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    Re: Bauer's book, was Re: Newton and Halley
    From: Frank Reed
    Date: 2007 Dec 03, 00:24 -0500

    Alex, you wrote:
    "Let me recall that Bauer's book contains several misleading statements and
    this is not only about history. This was discussed on the old list several
    years ago, when I just joined the list. I tried to test my new sextant with
    the star distances following Bauer's recommendations.
    As the list members immediately pointed to me these recommendations contain
    a substantial gap: he gives a table of distances, specially for
    sextant testing, but fails to mention that one has to correct for
    refraction. Refraction distorts star distances substantially, even if two
    stars have the same altitude."
    
    Well, not quite. He does indeed describe how to correct for refraction for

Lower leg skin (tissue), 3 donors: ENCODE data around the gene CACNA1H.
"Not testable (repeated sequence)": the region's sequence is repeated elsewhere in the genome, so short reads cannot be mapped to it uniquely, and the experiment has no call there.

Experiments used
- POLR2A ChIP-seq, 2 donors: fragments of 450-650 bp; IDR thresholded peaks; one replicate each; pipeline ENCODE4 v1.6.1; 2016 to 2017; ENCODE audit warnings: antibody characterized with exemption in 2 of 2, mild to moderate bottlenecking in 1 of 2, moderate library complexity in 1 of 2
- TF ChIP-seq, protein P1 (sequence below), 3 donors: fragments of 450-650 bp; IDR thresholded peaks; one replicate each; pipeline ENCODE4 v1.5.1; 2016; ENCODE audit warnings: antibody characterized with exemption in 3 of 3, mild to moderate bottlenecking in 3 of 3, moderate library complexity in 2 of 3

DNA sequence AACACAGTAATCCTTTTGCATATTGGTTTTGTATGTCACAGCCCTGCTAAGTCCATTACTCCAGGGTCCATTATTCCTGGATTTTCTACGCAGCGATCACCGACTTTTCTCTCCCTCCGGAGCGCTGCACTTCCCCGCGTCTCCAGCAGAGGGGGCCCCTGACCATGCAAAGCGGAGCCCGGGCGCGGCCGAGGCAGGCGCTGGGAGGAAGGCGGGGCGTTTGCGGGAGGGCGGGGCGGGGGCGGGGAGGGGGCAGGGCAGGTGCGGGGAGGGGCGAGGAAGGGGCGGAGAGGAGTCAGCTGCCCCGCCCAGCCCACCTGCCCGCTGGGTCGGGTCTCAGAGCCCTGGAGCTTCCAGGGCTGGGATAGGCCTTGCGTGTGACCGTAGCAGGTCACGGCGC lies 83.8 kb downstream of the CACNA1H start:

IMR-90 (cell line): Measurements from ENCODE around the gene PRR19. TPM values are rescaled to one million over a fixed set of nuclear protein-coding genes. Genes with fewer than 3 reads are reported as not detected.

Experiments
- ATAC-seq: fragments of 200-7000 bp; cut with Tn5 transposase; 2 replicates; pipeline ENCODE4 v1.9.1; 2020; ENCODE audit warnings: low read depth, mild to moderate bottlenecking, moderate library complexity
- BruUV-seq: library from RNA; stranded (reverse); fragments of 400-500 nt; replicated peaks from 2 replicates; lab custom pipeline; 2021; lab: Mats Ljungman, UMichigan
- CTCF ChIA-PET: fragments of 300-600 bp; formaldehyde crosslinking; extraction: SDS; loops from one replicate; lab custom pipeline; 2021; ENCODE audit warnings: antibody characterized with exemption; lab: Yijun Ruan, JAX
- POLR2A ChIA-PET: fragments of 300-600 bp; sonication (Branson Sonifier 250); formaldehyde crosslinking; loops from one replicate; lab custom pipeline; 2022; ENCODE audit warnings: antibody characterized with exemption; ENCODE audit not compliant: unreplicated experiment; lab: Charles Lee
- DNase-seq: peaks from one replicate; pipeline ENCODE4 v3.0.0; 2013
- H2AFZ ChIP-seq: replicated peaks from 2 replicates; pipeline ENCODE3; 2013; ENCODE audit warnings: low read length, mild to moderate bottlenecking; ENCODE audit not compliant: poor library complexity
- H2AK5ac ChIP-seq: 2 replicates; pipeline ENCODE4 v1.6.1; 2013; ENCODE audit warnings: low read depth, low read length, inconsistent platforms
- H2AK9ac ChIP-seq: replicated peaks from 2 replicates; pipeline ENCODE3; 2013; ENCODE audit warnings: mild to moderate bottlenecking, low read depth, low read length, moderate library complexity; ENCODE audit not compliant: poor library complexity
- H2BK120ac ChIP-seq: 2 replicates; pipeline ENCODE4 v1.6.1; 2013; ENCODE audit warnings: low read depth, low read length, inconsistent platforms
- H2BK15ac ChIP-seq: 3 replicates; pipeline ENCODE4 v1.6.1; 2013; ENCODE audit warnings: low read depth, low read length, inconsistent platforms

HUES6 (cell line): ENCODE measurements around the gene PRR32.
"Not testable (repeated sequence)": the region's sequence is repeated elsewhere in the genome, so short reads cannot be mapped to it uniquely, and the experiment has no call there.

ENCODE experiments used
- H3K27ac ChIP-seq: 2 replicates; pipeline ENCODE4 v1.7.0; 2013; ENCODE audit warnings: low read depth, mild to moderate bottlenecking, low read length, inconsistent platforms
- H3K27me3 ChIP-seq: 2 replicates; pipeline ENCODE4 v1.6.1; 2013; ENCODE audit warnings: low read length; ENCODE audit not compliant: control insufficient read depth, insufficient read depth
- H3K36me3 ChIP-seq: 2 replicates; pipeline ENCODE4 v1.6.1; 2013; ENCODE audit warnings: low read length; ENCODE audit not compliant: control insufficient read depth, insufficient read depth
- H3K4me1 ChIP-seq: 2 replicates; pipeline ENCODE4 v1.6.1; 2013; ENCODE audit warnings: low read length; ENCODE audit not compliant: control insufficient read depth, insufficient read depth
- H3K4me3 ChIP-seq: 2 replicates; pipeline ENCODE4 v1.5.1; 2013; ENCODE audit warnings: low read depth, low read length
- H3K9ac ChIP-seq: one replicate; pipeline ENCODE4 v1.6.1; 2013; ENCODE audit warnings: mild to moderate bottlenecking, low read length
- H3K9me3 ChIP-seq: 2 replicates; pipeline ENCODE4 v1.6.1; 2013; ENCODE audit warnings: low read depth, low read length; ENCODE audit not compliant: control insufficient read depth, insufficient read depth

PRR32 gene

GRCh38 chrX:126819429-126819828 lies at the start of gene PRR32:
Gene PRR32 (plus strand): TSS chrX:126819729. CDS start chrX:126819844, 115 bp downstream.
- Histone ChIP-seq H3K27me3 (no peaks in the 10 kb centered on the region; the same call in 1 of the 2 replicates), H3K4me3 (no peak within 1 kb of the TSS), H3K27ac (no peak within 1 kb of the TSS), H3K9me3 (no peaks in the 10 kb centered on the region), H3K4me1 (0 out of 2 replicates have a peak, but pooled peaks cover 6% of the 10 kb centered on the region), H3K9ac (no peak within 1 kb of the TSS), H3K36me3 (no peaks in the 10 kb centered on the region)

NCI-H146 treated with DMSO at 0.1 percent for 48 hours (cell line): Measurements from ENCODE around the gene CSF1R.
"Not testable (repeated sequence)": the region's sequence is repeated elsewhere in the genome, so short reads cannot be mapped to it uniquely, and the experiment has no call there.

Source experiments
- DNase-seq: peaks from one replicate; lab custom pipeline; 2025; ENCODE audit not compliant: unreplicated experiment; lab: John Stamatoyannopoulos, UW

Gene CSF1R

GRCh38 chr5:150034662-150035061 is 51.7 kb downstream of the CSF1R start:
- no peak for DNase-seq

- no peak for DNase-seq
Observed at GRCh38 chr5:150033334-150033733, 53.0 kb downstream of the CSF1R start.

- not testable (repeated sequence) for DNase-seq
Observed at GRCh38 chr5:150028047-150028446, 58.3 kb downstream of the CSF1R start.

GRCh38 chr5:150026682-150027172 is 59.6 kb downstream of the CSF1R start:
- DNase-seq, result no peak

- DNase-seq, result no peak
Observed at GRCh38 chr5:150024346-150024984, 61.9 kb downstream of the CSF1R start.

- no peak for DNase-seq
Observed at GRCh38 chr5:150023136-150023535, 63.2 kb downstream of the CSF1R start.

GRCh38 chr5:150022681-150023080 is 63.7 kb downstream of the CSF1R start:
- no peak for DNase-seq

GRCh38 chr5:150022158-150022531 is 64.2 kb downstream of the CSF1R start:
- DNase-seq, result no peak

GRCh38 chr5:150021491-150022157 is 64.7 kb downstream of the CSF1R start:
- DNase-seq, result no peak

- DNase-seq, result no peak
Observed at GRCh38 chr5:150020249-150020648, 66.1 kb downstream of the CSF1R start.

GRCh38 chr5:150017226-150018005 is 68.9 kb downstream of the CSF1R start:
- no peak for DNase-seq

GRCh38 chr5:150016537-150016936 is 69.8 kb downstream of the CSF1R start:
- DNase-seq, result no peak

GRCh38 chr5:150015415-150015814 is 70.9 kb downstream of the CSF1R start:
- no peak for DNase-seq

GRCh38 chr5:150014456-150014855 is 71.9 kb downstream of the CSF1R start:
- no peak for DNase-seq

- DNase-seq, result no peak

stars in a vertical line. He also says that when stars are at the same
    altitude "refraction can be ignored" and that's not true, though the effects
    are usually smaller then. In this case, he was only repeating an error which
    was also present in venerable Bowditch at that time. And that's the case
    with most of the small errors in this book. They were common errors for most
    books on navigation written 20-30 years ago. They weren't his errors
    personally. Incidentally, except for rather gross checks on angles, the
    biggest problem with that table (and also the one in Letcher's book from a
    few years earlier) is that it ignores aberration which changes the star-star
    distances by as much as 0.6 minutes of arc during the course of the year. Of
    course, as you noted in another post, all of this is unimportant today since
    computation is dramatically cheaper today than it was back then and we can
    easily do the correct calculation when needed.
    
    The small mis-statement that most bothers me in Bauer is his recommendation
    that one should only shoot "mid-altitude bodies" because of the difficulty
    of swinging the arc at relatively low or relatively high altitudes. This is
    a misconception, but once again, it was an overwhelmingly common
    misconception at that period of time.
    
     -FER
    
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